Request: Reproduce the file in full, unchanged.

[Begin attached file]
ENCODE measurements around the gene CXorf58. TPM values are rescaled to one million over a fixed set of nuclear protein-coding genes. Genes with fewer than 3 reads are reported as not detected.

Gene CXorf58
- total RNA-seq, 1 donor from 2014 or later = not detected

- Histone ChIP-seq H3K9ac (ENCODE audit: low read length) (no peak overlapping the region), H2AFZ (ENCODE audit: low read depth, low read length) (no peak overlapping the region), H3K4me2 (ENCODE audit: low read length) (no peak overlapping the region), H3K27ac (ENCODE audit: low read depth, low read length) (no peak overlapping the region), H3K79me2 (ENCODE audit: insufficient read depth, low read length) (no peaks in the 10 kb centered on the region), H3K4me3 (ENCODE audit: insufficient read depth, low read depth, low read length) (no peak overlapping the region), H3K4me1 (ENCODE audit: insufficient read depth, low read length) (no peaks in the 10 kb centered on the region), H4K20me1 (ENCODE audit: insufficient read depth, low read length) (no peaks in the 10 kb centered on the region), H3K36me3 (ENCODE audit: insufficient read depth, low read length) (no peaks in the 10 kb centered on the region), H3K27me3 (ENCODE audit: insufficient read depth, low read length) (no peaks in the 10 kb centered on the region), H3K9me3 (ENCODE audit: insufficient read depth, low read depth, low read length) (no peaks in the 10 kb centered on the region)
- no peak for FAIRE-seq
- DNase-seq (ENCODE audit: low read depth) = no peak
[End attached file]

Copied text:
ENCODE measurements around the gene CXorf58. TPM values are rescaled to one million over a fixed set of nuclear protein-coding genes. Genes with fewer than 3 reads are reported as not detected.

Gene CXorf58
- total RNA-seq, 1 donor from 2014 or later = not detected

- Histone ChIP-seq H3K9ac (ENCODE audit: low read length) (no peak overlapping the region), H2AFZ (ENCODE audit: low read depth, low read length) (no peak overlapping the region), H3K4me2 (ENCODE audit: low read length) (no peak overlapping the region), H3K27ac (ENCODE audit: low read depth, low read length) (no peak overlapping the region), H3K79me2 (ENCODE audit: insufficient read depth, low read length) (no peaks in the 10 kb centered on the region), H3K4me3 (ENCODE audit: insufficient read depth, low read depth, low read length) (no peak overlapping the region), H3K4me1 (ENCODE audit: insufficient read depth, low read length) (no peaks in the 10 kb centered on the region), H4K20me1 (ENCODE audit: insufficient read depth, low read length) (no peaks in the 10 kb centered on the region), H3K36me3 (ENCODE audit: insufficient read depth, low read length) (no peaks in the 10 kb centered on the region), H3K27me3 (ENCODE audit: insufficient read depth, low read length) (no peaks in the 10 kb centered on the region), H3K9me3 (ENCODE audit: insufficient read depth, low read depth, low read length) (no peaks in the 10 kb centered on the region)
- no peak for FAIRE-seq
- DNase-seq (ENCODE audit: low read depth) = no peak